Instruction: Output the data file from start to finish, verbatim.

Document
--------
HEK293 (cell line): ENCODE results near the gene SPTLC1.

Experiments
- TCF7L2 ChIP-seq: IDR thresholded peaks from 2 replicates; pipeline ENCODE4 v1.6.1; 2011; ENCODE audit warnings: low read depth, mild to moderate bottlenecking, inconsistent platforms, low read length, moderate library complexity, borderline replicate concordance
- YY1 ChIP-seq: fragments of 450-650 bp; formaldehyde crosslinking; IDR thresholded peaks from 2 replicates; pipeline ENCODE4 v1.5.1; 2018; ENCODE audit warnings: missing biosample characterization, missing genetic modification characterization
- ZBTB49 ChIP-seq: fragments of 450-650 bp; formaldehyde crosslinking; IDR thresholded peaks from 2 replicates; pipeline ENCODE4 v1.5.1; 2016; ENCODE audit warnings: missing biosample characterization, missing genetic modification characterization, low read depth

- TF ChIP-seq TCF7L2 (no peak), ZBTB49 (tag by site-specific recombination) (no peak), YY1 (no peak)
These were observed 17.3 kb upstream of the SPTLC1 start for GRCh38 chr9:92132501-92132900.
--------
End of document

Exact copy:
HEK293 (cell line): ENCODE results near the gene SPTLC1.

Experiments
- TCF7L2 ChIP-seq: IDR thresholded peaks from 2 replicates; pipeline ENCODE4 v1.6.1; 2011; ENCODE audit warnings: low read depth, mild to moderate bottlenecking, inconsistent platforms, low read length, moderate library complexity, borderline replicate concordance
- YY1 ChIP-seq: fragments of 450-650 bp; formaldehyde crosslinking; IDR thresholded peaks from 2 replicates; pipeline ENCODE4 v1.5.1; 2018; ENCODE audit warnings: missing biosample characterization, missing genetic modification characterization
- ZBTB49 ChIP-seq: fragments of 450-650 bp; formaldehyde crosslinking; IDR thresholded peaks from 2 replicates; pipeline ENCODE4 v1.5.1; 2016; ENCODE audit warnings: missing biosample characterization, missing genetic modification characterization, low read depth

- TF ChIP-seq TCF7L2 (no peak), ZBTB49 (tag by site-specific recombination) (no peak), YY1 (no peak)
These were observed 17.3 kb upstream of the SPTLC1 start for GRCh38 chr9:92132501-92132900.